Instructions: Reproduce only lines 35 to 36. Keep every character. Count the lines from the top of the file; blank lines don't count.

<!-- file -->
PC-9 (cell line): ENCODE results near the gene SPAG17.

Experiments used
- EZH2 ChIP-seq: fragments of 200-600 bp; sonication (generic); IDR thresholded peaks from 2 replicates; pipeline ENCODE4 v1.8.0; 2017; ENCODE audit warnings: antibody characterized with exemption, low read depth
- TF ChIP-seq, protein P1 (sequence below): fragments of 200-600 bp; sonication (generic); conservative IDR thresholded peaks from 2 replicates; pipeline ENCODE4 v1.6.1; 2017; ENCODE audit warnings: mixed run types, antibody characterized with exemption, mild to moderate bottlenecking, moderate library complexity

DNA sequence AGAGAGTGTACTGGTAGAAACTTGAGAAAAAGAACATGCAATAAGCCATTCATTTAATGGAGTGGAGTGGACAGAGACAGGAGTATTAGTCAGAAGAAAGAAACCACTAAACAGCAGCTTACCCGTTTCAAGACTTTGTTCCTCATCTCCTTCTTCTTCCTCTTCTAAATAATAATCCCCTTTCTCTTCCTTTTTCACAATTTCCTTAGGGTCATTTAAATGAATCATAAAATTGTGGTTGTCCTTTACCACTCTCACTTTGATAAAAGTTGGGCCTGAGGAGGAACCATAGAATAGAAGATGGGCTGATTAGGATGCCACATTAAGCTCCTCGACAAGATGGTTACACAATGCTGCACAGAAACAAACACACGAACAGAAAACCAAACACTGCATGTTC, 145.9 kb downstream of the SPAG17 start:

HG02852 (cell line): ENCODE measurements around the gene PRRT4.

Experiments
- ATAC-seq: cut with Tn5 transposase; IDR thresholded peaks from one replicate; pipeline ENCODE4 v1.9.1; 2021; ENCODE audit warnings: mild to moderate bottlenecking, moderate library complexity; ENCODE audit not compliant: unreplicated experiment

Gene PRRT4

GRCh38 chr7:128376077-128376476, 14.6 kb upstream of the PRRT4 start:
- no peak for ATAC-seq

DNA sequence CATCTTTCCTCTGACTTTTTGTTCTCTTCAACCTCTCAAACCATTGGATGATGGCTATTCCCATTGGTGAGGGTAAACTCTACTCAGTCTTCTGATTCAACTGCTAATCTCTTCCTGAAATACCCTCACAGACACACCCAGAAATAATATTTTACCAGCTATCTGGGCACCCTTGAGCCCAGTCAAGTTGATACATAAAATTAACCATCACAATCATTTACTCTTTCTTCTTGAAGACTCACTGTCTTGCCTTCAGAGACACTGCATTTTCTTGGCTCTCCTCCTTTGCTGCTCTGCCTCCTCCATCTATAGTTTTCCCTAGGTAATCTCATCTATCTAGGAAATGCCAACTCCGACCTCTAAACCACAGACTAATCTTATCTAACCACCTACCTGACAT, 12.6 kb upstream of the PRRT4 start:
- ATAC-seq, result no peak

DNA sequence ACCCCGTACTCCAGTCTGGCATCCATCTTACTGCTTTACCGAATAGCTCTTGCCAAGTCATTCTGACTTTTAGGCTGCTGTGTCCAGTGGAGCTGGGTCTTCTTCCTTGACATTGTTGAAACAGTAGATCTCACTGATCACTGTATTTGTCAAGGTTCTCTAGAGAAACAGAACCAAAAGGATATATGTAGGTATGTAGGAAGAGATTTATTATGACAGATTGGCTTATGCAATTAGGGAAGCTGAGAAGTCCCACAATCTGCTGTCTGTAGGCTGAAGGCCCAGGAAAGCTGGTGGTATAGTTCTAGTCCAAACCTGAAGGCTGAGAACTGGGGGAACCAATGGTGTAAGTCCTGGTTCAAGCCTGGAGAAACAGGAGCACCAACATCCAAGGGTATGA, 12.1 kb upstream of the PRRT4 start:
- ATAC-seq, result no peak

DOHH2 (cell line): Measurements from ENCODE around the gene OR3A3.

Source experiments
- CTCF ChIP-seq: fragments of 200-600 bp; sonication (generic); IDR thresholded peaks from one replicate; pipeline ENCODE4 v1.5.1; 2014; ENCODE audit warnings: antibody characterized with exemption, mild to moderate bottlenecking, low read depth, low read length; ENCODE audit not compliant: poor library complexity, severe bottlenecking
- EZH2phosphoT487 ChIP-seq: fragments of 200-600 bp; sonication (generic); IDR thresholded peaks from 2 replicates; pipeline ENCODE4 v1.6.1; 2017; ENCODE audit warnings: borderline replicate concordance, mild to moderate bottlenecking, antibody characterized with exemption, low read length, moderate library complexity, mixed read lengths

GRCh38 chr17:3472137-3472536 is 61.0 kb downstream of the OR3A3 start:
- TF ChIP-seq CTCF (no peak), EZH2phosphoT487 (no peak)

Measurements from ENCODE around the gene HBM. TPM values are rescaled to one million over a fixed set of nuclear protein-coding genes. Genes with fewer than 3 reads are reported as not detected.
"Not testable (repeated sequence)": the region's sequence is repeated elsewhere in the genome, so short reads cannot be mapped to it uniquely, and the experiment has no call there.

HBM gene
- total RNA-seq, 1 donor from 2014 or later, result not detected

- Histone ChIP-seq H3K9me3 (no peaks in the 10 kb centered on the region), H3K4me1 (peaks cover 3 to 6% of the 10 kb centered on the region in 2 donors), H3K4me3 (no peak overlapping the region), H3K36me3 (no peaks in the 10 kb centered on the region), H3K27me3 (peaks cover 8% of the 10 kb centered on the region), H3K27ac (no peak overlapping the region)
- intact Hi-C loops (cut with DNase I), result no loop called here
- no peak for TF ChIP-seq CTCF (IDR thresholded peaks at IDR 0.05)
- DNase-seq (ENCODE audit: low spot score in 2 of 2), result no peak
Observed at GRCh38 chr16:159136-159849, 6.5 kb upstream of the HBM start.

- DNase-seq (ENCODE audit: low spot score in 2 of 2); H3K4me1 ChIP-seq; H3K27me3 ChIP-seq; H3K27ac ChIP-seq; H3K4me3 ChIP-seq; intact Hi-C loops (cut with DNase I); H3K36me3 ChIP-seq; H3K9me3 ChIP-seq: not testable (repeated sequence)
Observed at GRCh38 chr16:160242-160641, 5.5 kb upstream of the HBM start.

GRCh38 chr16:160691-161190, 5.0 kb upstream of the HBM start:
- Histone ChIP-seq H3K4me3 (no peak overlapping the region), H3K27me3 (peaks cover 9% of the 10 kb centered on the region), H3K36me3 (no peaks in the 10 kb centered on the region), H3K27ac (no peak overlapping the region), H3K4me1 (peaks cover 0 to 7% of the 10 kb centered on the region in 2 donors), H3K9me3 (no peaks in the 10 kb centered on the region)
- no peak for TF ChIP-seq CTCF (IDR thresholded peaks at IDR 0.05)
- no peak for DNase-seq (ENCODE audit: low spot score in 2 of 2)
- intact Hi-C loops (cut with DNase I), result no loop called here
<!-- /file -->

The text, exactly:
- no peak for TF ChIP-seq CTCF (IDR thresholded peaks at IDR 0.05)
- no peak for DNase-seq (ENCODE audit: low spot score in 2 of 2)